This is a step away from the usual subjects I cover on the blog, but as I’ve said before, I want to use the #BEDM Challenge as an opportunity to try new things and (as it says in the title) to challenge myself!
I think I’m good with money. I’ve seen enough people have to make do without it or squander it away to know that I never want to be that person. I want to be financially stable, independent and savvy, and I’ve got a few tips that help me stay that way.
1. Know what you’re spending. Make a list of your expenses, whatever they are, just write them all down. What do you currently spend your money on? Look back at your bank statements so you can make this part as accurate as possible. That way you can see where your unnecessary spending lies.
2. Set up a spreadsheet. I recently moved into my first home with my boyfriend, and there was absolutely no way that I wasn’t going to be prepared. I have a spreadsheet that outlines ALL of our expenses. Set up one for yourself. If it’s just you, that’s great and it’s pretty simple. If there’s more than one of you, calculate what percentage you each contribute to your household income. Once you know this, you’ll know what percentage of the bills you should be paying for, too. If anything, be over-cautious at this point. Over-budget. Expect bills to be higher, one-off costs to be higher and plan a buffer for any unexpected expenses, because there will be some!
3. Sign up for Internet Banking. Most banks or building societies have an Internet banking feature, alongside an app, that you can sign up for and you absolutely should. Being on top of your spending is all about access, and when you regularly check your statements you’ll know where you’re at. There’s nothing worse than getting to the last of your money and not knowing where it’s all gone. These apps are also super handy for quick balance checks and transfers.
4. Plan ahead. Want to go on a big holiday next year? Fancy a new car? Start thinking about these things as early as possible and plan for them. Save up the money you need, rather than relying on credit you might not be able to pay back. When you want to start saving, you need to take a good, long look at your finances. This is the time when you really learn what expenses you can live without. Is that monthly magazine subscription really worth being two months further away from your goal? Probably not, no. Cut down on your spending and funnel that money into a savings account. Need to save £1000 over a year? Aim to free up £100 a month by living more frugally. It’s amazing how much you can save when your Starbucks coffees and Subway salads are no longer in the equation!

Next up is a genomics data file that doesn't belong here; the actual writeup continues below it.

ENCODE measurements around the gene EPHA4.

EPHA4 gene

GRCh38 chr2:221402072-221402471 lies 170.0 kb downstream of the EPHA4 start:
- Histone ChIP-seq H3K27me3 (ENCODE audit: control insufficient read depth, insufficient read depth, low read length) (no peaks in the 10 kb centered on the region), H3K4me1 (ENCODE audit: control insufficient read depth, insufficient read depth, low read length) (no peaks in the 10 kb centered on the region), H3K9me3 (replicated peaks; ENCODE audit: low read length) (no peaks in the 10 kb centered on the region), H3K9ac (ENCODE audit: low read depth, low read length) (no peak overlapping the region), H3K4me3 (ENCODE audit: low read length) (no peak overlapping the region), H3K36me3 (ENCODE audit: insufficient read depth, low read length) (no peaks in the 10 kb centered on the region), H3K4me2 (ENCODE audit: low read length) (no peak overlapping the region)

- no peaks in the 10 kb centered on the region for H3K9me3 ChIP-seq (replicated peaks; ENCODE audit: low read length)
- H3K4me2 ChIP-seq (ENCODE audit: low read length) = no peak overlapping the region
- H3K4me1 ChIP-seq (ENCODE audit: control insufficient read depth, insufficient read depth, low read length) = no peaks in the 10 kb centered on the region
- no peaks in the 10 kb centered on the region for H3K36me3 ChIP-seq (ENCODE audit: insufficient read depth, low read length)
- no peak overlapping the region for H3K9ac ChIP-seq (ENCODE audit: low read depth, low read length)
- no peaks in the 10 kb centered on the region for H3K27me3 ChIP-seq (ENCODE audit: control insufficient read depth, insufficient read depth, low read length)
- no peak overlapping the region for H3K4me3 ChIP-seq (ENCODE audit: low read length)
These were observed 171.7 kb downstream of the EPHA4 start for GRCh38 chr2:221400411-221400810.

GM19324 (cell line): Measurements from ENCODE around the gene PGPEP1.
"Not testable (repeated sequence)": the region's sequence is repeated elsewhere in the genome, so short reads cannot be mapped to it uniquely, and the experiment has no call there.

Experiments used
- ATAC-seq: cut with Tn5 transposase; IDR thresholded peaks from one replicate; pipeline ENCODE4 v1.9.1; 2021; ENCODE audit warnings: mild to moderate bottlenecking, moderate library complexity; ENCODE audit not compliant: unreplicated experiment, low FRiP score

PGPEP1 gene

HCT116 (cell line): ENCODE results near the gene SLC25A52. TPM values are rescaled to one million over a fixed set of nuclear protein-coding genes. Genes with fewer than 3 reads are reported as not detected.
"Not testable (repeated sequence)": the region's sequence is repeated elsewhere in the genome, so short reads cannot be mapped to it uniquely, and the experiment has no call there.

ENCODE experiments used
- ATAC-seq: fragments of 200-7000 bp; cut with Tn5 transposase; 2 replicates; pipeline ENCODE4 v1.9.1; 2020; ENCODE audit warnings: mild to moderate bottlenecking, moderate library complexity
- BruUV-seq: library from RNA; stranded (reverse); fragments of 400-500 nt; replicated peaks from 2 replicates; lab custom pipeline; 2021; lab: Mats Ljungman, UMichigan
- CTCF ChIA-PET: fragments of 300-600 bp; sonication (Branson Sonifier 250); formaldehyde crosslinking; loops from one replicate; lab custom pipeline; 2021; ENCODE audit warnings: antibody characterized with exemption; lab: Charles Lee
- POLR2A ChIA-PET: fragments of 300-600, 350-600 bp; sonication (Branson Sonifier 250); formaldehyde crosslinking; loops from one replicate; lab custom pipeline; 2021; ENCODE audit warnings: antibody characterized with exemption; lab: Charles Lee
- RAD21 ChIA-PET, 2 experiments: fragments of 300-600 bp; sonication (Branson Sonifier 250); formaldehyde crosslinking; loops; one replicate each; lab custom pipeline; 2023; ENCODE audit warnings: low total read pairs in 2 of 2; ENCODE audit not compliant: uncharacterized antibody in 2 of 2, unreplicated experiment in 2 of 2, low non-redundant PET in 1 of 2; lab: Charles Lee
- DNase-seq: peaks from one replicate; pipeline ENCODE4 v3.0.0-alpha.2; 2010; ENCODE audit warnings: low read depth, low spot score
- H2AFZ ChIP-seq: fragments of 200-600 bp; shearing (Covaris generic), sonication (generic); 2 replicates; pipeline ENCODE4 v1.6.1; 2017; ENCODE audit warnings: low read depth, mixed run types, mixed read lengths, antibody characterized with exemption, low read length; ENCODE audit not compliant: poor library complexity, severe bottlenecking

5. Save. Make sure you set up a savings account that suits you. There’s loads of information online, in brochures at your local branch and available from customer advisers. Use it. The account you want will vary depending on how much money you’ll be saving, how often you plan to access it and what you want to do with it in the future. Once you’ve got your account set up, plan to put something in every month, even if it’s just a tenner. If you’re budgeting for something, use tip 4 to help you save more. If you’re not, save what you can. I always budget to put a set amount into each of my savings accounts at the start of the month. Then, at the end of the month right before payday, I split what’s left in my current account equally between my savings. Even if it’s just a little bit extra, you feel great seeing those numbers ticking up, and you can feel smug about being sensible!
I hope you’ve found these tips useful, and maybe you can translate some of them into your life. I’d love to know if you have any money managing tips of your own, so please drop me a comment and let me know!
Thanks for reading, until next time!